Being very much a ‘movie-enjoyer’, and quite detail-oriented, and, let’s face it, pretty selfish, I like to be comfortable and have everything ‘just so’ when I sit down to watch a movie (I’m SO fun!). It’s bad enough to have to figure out which bit of the arm-rest belongs to HL and which bit is mine, so, when my other neighbour is somebody I’ve never seen before, but whom I have to sit next to for the next two hours, I find the whole social conundrum of ‘polite, polite, we’re both so polite, which bit’s yours?, sorry, I just bumped you, is my arm too close for comfort?, ‘scuse me, but your arm seems to be taking up three-quarters of the space’ a bit tricky.

We played ‘push forward to claim territory’ and ‘pull back to maintain polite social conventionalities’ for a few minutes until we both seemed to find comfortable ground and were able to settle into the movie-going experience, phew.

One of the previews at first seemed to be a joke, a spoof, but after watching for a little bit, I finally concluded that they were serious. The new attempt at producing more income from the Star Wars empire appears to be a poorly animated movie/tv series The Clone Wars. This, to me, looks like nothing more than a pathetic grab at a few more dollars from a dwindling and increasingly grumpy fan-base. *disgusted grimace*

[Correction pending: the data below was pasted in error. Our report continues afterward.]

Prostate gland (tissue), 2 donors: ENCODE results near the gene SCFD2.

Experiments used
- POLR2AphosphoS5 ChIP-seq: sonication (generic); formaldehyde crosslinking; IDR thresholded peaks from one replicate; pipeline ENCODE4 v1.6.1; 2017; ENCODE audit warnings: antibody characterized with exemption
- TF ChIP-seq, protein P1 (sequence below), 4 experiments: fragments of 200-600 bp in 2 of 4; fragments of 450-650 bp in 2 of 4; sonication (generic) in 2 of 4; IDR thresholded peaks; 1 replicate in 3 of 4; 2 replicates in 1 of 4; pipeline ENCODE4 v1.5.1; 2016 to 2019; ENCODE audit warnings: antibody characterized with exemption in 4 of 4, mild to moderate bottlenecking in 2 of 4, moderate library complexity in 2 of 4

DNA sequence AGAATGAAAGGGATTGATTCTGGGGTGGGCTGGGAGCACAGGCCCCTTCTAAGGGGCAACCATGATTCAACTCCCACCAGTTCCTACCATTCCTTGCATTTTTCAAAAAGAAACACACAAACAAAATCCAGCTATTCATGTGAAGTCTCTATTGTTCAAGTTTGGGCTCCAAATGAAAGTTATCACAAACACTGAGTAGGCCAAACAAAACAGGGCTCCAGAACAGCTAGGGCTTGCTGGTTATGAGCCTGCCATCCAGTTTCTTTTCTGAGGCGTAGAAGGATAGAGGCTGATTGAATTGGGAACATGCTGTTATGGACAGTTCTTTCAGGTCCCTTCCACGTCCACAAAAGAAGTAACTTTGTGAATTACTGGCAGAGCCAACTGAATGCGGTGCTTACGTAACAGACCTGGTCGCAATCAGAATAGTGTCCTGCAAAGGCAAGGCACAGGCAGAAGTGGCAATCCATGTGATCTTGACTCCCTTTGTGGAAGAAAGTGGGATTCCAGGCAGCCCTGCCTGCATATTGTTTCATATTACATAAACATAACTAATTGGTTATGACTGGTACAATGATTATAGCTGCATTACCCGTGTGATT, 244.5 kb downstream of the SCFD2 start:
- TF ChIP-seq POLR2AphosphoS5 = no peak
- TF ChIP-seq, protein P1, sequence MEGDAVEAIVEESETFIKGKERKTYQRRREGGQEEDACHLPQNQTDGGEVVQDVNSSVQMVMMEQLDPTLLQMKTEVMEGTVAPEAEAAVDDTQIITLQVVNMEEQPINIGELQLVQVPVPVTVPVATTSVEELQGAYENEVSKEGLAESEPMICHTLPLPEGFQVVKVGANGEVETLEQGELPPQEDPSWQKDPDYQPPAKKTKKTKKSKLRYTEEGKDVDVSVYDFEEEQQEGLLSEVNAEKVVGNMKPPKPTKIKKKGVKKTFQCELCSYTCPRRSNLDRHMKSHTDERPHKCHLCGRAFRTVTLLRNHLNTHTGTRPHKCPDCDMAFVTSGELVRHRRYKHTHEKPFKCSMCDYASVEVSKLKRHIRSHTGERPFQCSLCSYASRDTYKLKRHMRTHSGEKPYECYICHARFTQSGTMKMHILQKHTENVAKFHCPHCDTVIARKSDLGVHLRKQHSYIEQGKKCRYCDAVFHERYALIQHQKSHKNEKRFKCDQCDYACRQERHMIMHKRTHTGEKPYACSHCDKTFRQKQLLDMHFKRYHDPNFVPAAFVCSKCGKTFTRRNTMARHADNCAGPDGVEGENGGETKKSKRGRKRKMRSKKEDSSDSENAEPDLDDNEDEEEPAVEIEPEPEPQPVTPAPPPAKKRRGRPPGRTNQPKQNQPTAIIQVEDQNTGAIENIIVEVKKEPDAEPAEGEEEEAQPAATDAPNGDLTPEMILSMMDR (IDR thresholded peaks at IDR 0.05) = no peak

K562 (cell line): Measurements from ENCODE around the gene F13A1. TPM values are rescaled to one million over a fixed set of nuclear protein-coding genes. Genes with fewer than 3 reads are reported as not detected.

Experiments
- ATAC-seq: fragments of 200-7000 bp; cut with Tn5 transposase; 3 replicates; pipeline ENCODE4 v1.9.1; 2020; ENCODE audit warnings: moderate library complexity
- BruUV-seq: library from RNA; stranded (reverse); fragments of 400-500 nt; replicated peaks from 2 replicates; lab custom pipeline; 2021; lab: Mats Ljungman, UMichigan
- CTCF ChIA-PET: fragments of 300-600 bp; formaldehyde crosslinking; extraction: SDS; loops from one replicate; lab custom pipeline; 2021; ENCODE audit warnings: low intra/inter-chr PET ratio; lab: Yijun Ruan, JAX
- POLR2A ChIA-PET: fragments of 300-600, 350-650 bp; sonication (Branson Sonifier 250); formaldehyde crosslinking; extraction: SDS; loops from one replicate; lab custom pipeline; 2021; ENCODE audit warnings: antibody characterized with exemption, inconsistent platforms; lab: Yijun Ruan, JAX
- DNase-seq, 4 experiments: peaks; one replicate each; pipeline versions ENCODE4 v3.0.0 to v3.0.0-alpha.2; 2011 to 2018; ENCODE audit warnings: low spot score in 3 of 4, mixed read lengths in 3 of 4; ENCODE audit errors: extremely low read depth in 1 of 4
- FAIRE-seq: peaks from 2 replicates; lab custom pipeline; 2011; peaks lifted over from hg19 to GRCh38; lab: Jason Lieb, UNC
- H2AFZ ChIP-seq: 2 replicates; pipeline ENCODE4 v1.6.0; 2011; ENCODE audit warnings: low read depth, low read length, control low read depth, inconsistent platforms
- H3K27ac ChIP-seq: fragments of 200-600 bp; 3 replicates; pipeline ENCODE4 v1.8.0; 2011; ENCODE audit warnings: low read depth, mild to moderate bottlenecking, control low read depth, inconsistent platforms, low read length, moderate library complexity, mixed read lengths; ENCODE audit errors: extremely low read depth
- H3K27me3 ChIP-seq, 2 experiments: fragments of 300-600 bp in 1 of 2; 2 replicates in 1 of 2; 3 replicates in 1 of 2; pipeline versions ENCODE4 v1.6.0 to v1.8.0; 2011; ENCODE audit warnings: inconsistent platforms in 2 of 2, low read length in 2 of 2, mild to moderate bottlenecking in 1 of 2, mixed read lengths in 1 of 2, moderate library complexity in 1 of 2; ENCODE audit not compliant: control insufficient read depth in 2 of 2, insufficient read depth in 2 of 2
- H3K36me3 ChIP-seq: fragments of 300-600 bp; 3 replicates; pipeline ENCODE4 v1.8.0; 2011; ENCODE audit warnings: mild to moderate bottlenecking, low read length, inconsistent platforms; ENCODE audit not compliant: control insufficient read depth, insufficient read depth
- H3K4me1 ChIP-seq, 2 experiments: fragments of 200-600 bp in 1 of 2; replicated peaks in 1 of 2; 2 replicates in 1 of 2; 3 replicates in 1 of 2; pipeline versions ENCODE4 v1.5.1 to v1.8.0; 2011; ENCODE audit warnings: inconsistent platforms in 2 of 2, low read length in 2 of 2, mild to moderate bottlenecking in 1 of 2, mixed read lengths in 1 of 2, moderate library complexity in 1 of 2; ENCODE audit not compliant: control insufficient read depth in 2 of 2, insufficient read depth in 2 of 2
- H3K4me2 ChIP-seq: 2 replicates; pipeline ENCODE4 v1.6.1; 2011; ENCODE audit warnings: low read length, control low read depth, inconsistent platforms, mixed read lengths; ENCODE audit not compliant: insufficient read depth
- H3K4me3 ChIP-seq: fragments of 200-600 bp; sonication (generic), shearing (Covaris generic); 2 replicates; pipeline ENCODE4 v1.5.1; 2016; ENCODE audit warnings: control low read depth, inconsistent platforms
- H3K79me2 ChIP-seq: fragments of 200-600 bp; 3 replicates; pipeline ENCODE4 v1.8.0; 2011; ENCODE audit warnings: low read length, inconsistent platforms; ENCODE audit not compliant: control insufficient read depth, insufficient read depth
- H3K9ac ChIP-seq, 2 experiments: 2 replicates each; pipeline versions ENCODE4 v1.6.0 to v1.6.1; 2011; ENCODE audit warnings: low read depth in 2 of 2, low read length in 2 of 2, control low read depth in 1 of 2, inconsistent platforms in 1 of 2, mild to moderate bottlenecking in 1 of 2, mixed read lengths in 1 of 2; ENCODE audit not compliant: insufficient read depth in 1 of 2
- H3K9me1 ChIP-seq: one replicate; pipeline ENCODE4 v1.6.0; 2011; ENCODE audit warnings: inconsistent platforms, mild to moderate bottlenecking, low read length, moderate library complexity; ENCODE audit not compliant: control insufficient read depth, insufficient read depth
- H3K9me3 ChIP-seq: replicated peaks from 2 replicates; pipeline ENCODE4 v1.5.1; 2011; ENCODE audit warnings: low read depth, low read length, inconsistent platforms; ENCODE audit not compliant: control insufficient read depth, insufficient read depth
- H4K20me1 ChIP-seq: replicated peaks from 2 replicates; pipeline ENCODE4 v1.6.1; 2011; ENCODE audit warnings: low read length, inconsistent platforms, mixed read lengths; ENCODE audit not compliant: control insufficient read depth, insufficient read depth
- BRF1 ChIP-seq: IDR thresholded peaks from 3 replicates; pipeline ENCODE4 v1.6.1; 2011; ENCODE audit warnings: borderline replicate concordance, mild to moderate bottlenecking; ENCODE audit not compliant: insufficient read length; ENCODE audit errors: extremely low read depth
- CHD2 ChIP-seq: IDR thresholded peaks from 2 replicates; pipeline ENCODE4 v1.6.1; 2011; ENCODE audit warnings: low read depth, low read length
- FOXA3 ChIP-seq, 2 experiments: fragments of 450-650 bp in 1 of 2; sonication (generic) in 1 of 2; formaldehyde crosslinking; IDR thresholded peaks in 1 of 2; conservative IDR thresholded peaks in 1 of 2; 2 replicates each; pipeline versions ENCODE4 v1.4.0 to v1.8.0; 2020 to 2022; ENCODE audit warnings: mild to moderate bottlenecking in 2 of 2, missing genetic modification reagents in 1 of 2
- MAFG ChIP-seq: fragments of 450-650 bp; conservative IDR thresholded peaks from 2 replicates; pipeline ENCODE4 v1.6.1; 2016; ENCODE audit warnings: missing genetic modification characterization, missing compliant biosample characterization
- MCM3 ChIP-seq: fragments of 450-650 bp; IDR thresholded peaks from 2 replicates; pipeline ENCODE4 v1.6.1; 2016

I’m trying to withhold judgement, but it looks so bad I don’t even think I could watch it to find out. What a way to continue to spit on the already-tarnished (probably irrevocably) reputation of a beloved and originally ground-breaking phenomenon. *sigh* (Though I reserve the right to apologise and change my mind if it turns out to be better than the ad indicates it will be.)

FINALLY we got to the actual movie. I laughed very hard. It was much, much better than I thought it would be. The writing was more sophisticated than I had anticipated, and the humour was just the right amount of obvious ‘see-it-coming’ punchlines, ‘ball-crushing, smack-into-a-wall’ slapstick, genuinely humorous ‘tickle-your-funnybone’ comedy, and ‘wink-to-the-audience’ homage to the original.

Max was cleverer and much more competent than he was in the tv series, and 99 wasn’t quite as overtly adoring of him, but, on the whole, it was a very adept rendering of an updated, 21st century version of a much-loved, cliché-producing tv institution.

We left the theatre (as crowded as it was when we were waiting – knock-on effect I guess) and I felt like skipping to the car with a very light heart. aahh…happy, fun movie-goingness…it’s a ‘good thing’

Poor Marketing Decisions

Dear Not-As-Funky-As-You-Think-You-Are Local Music and Movie Store,
I visited your store today. My husband and I were out for a wander on a Sunday afternoon, ready to spend money on stuff that we like, and we popped in to see if there was anything that we might like to purchase in your establishment.